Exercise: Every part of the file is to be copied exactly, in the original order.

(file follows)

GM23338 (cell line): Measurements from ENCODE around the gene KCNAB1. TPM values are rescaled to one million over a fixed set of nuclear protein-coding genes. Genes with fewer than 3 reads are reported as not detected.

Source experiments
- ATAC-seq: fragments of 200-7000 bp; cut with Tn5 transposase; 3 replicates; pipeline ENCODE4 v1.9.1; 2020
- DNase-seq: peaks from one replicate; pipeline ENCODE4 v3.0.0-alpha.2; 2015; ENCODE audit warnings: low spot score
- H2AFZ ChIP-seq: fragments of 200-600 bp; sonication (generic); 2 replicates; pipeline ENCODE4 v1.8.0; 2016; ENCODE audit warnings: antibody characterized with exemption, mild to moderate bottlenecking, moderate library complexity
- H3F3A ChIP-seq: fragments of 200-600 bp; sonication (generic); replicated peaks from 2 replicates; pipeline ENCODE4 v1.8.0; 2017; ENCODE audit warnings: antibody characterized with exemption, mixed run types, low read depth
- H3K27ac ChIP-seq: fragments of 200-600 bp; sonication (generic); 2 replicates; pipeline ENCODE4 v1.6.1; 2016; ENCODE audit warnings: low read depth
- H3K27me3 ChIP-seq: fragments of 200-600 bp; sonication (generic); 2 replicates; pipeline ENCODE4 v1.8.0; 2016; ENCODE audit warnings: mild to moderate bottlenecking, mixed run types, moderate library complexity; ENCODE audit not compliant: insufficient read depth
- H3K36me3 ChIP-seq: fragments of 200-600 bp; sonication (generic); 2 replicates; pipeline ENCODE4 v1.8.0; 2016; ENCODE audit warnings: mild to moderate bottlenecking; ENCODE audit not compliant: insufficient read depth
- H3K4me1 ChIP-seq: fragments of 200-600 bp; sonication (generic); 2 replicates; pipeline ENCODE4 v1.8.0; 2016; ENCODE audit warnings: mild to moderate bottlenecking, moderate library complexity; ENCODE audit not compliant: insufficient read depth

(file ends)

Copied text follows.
GM23338 (cell line): Measurements from ENCODE around the gene KCNAB1. TPM values are rescaled to one million over a fixed set of nuclear protein-coding genes. Genes with fewer than 3 reads are reported as not detected.

Source experiments
- ATAC-seq: fragments of 200-7000 bp; cut with Tn5 transposase; 3 replicates; pipeline ENCODE4 v1.9.1; 2020
- DNase-seq: peaks from one replicate; pipeline ENCODE4 v3.0.0-alpha.2; 2015; ENCODE audit warnings: low spot score
- H2AFZ ChIP-seq: fragments of 200-600 bp; sonication (generic); 2 replicates; pipeline ENCODE4 v1.8.0; 2016; ENCODE audit warnings: antibody characterized with exemption, mild to moderate bottlenecking, moderate library complexity
- H3F3A ChIP-seq: fragments of 200-600 bp; sonication (generic); replicated peaks from 2 replicates; pipeline ENCODE4 v1.8.0; 2017; ENCODE audit warnings: antibody characterized with exemption, mixed run types, low read depth
- H3K27ac ChIP-seq: fragments of 200-600 bp; sonication (generic); 2 replicates; pipeline ENCODE4 v1.6.1; 2016; ENCODE audit warnings: low read depth
- H3K27me3 ChIP-seq: fragments of 200-600 bp; sonication (generic); 2 replicates; pipeline ENCODE4 v1.8.0; 2016; ENCODE audit warnings: mild to moderate bottlenecking, mixed run types, moderate library complexity; ENCODE audit not compliant: insufficient read depth
- H3K36me3 ChIP-seq: fragments of 200-600 bp; sonication (generic); 2 replicates; pipeline ENCODE4 v1.8.0; 2016; ENCODE audit warnings: mild to moderate bottlenecking; ENCODE audit not compliant: insufficient read depth
- H3K4me1 ChIP-seq: fragments of 200-600 bp; sonication (generic); 2 replicates; pipeline ENCODE4 v1.8.0; 2016; ENCODE audit warnings: mild to moderate bottlenecking, moderate library complexity; ENCODE audit not compliant: insufficient read depth